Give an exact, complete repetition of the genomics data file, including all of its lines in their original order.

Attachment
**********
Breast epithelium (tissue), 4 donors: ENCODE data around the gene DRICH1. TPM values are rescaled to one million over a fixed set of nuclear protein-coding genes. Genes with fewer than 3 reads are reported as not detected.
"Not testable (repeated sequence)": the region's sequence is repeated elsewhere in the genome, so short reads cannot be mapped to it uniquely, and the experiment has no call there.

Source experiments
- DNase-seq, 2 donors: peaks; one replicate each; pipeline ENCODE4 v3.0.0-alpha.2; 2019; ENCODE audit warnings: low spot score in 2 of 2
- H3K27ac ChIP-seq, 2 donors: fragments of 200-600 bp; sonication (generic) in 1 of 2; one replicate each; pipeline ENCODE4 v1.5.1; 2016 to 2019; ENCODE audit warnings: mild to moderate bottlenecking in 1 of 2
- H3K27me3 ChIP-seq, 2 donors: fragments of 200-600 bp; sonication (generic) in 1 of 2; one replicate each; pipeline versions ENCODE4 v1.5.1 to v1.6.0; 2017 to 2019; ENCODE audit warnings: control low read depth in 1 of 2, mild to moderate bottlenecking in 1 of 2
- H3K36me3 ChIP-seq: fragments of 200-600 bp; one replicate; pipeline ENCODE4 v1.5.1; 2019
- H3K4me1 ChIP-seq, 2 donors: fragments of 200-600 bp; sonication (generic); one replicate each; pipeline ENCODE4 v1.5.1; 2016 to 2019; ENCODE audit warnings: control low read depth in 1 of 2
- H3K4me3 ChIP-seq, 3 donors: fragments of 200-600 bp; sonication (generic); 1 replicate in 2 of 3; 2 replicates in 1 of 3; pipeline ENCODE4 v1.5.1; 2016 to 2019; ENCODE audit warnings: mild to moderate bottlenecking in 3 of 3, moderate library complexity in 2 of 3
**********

Breast epithelium (tissue), 4 donors: ENCODE data around the gene DRICH1. TPM values are rescaled to one million over a fixed set of nuclear protein-coding genes. Genes with fewer than 3 reads are reported as not detected.
"Not testable (repeated sequence)": the region's sequence is repeated elsewhere in the genome, so short reads cannot be mapped to it uniquely, and the experiment has no call there.

Source experiments
- DNase-seq, 2 donors: peaks; one replicate each; pipeline ENCODE4 v3.0.0-alpha.2; 2019; ENCODE audit warnings: low spot score in 2 of 2
- H3K27ac ChIP-seq, 2 donors: fragments of 200-600 bp; sonication (generic) in 1 of 2; one replicate each; pipeline ENCODE4 v1.5.1; 2016 to 2019; ENCODE audit warnings: mild to moderate bottlenecking in 1 of 2
- H3K27me3 ChIP-seq, 2 donors: fragments of 200-600 bp; sonication (generic) in 1 of 2; one replicate each; pipeline versions ENCODE4 v1.5.1 to v1.6.0; 2017 to 2019; ENCODE audit warnings: control low read depth in 1 of 2, mild to moderate bottlenecking in 1 of 2
- H3K36me3 ChIP-seq: fragments of 200-600 bp; one replicate; pipeline ENCODE4 v1.5.1; 2019
- H3K4me1 ChIP-seq, 2 donors: fragments of 200-600 bp; sonication (generic); one replicate each; pipeline ENCODE4 v1.5.1; 2016 to 2019; ENCODE audit warnings: control low read depth in 1 of 2
- H3K4me3 ChIP-seq, 3 donors: fragments of 200-600 bp; sonication (generic); 1 replicate in 2 of 3; 2 replicates in 1 of 3; pipeline ENCODE4 v1.5.1; 2016 to 2019; ENCODE audit warnings: mild to moderate bottlenecking in 3 of 3, moderate library complexity in 2 of 3